ADVERTISEMENT

Scientists Develop New X-Ray Tool to Scan the Sky

Electromagnetic radiation analysis is one of the main methods scientists employ to study the far reaches of the universe. In theory, there are four ways to observe electromagnetic radiation. One of these, however, a technique known as polarimetry, has remained out of reach for researchers who focus on x-ray astronomy. Now a new instrument described in today's issue of the journal Nature could finally change that.

Electromagnetic radiation consists of photons. So far, researchers probing x-ray sources have succeeded in counting the photons and assessing the direction and the energy and frequency of photons from these sources. But efforts to measure polarization at x-ray wavelengths have failed. Italian researchers Enrico Costa and Ronaldo Bellazzini and their colleagues have thus developed a special machine for the task. Somewhat similar to a Geiger counter in design, the device features a gas-filled chamber. As an x-ray enters the chamber it interacts with the gas, producing an energetic photoelectron. The instrument then measures both the presence of the electron and the path it travels. Because this path is determined by the original photon's electromagnetic field, it reveals the linear polarization of the x-ray.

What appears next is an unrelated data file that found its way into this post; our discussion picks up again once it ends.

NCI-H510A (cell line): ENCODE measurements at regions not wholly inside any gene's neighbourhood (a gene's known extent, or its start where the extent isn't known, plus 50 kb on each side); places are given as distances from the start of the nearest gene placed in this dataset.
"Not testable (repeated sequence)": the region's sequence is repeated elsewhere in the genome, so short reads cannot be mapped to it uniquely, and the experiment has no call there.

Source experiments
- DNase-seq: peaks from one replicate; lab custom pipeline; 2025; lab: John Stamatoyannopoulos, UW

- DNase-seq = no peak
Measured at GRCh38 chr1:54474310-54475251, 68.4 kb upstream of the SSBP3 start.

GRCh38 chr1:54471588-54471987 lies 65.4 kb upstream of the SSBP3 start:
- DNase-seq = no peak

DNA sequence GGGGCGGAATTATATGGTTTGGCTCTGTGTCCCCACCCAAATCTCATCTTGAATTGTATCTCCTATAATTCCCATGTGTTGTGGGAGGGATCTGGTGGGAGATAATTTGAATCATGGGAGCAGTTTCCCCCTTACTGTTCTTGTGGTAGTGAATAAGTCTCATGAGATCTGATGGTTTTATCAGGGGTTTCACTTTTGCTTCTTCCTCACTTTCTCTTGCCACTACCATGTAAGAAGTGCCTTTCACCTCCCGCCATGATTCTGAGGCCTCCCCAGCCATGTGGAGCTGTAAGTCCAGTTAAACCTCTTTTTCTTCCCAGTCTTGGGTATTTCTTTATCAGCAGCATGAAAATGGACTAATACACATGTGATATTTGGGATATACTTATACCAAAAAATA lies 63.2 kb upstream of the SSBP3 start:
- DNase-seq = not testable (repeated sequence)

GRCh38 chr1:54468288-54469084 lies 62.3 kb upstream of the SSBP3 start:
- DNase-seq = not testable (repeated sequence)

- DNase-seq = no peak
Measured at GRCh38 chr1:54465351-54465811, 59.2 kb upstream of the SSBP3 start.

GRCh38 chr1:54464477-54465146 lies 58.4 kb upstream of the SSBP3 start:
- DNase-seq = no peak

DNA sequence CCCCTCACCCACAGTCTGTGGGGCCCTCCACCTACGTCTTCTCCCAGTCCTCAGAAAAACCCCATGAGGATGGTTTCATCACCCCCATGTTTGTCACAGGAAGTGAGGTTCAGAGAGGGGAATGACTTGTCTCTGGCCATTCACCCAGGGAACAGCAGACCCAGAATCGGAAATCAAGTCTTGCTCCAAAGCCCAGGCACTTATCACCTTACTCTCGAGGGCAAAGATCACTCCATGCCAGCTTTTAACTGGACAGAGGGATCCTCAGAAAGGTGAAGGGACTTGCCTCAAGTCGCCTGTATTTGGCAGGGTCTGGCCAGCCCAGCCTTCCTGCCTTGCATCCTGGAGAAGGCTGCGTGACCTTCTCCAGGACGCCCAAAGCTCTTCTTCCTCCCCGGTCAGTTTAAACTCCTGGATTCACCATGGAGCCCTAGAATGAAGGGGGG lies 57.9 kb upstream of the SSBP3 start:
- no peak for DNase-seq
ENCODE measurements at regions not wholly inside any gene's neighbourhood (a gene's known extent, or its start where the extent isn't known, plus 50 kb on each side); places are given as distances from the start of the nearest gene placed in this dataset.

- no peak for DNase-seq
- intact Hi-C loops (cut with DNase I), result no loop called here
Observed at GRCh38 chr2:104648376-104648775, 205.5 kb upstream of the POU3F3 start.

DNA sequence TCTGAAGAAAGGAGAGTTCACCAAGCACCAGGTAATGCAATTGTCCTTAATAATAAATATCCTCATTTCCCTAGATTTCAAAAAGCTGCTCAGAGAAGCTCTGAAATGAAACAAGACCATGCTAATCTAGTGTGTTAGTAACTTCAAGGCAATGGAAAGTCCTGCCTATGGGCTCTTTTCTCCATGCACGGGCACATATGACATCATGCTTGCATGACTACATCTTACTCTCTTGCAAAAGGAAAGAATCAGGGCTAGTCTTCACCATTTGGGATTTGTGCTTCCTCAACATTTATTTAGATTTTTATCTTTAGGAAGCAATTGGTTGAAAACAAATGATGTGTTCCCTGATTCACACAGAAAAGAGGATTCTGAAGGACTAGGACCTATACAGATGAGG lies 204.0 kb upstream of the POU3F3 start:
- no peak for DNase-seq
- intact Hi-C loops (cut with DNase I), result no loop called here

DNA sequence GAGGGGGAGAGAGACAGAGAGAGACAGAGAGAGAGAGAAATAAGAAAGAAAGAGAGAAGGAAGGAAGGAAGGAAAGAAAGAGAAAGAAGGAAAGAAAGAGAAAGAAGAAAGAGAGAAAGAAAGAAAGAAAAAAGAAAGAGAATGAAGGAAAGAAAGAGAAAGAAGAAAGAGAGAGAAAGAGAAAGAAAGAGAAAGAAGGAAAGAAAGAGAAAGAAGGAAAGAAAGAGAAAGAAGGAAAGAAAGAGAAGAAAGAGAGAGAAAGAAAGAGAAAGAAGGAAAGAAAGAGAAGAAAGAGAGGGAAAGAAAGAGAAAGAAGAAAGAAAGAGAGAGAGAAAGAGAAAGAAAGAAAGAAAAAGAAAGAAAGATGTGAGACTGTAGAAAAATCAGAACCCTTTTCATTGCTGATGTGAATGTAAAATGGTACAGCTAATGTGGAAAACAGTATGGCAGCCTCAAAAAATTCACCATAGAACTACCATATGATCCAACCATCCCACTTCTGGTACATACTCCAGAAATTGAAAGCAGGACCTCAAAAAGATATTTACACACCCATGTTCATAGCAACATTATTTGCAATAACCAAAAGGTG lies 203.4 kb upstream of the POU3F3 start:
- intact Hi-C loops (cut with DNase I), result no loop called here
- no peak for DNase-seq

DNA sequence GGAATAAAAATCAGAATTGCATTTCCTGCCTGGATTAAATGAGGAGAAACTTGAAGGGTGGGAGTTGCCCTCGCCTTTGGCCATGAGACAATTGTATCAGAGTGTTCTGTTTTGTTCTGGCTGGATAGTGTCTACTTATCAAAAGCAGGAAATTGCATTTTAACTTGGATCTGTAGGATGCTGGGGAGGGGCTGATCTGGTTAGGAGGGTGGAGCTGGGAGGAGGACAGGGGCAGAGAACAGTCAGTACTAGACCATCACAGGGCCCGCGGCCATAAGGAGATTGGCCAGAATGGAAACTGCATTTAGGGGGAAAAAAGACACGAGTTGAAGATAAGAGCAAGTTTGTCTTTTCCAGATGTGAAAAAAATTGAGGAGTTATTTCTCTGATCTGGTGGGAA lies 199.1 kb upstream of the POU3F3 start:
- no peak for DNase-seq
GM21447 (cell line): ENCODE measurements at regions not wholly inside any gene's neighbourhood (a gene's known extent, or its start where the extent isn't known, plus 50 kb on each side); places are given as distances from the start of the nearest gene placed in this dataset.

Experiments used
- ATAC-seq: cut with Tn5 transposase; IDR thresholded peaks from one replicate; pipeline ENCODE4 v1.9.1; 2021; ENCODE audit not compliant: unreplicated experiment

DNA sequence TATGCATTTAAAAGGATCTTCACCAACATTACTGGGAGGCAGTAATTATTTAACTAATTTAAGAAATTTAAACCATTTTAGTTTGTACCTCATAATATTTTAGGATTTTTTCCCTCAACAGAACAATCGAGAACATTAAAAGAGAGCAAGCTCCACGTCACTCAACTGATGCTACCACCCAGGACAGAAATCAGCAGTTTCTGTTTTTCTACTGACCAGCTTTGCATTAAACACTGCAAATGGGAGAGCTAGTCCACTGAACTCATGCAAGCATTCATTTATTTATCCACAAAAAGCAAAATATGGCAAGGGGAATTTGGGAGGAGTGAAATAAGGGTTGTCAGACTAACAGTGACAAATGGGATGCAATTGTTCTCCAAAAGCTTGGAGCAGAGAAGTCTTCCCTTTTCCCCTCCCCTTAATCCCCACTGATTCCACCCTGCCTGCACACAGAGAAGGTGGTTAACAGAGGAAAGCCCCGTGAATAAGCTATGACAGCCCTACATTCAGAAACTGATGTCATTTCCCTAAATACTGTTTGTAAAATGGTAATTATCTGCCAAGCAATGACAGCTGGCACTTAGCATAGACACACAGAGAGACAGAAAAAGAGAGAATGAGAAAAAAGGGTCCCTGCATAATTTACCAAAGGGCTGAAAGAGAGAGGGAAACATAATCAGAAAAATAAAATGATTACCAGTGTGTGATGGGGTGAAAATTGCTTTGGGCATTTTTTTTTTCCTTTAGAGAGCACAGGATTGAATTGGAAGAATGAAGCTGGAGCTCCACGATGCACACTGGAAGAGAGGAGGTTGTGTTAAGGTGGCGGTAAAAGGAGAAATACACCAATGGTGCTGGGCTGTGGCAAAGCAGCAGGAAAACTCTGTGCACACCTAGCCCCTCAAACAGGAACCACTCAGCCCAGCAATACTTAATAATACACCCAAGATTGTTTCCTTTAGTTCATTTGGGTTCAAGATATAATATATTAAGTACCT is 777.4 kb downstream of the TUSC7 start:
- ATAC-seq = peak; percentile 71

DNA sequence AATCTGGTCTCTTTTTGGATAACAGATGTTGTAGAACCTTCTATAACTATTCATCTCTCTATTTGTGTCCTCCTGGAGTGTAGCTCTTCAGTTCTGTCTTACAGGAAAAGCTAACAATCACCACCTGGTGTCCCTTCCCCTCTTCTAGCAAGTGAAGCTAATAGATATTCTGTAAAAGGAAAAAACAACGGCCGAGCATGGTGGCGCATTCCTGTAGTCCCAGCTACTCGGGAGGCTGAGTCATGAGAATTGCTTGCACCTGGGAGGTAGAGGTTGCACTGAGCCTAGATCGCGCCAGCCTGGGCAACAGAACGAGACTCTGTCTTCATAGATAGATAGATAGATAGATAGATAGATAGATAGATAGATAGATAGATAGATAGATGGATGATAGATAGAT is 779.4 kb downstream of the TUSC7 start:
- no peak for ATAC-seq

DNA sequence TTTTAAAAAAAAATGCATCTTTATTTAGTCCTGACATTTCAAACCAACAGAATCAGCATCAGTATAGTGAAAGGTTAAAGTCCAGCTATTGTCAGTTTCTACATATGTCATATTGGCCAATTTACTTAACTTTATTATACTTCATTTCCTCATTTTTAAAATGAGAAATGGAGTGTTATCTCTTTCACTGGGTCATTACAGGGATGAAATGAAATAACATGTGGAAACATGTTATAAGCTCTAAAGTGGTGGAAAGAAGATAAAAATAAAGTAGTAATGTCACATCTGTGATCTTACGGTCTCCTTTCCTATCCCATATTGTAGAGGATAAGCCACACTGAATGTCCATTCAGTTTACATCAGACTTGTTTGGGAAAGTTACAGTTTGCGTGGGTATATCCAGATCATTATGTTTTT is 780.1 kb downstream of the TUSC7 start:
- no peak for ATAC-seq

Placed at the focus of a large x-ray telescope in orbit, the team notes, this "polarimeter" could give completely new insights into the geometry of x-ray-emitting sources such as quasars and black holes. "Perhaps when Costa, Bellazzini and their colleagues loft the first of their efficient polarimeters above the atmosphere they will be able to detect polarization in unexpected places¿maybe from the surfaces of thermal neutron stars, or even from interstellar shocks that arise when high-speed plasma collides with quieter regions of cooler gas," University of Colorado researcher Webster Cash writes in a commentary accompanying the Nature report. "We can all hope that this new device will follow the established pattern of invention and discovery, making observations that will change our understanding of the cosmos."

Share this Article:

Comments

You must sign in or register as a ScientificAmerican.com member to submit a comment.
Scientific American MIND iPad

Give a Gift & Get a Gift - Free!

Give a 1 year subscription as low as $14.99

Subscribe Now >>

X

Email this Article

X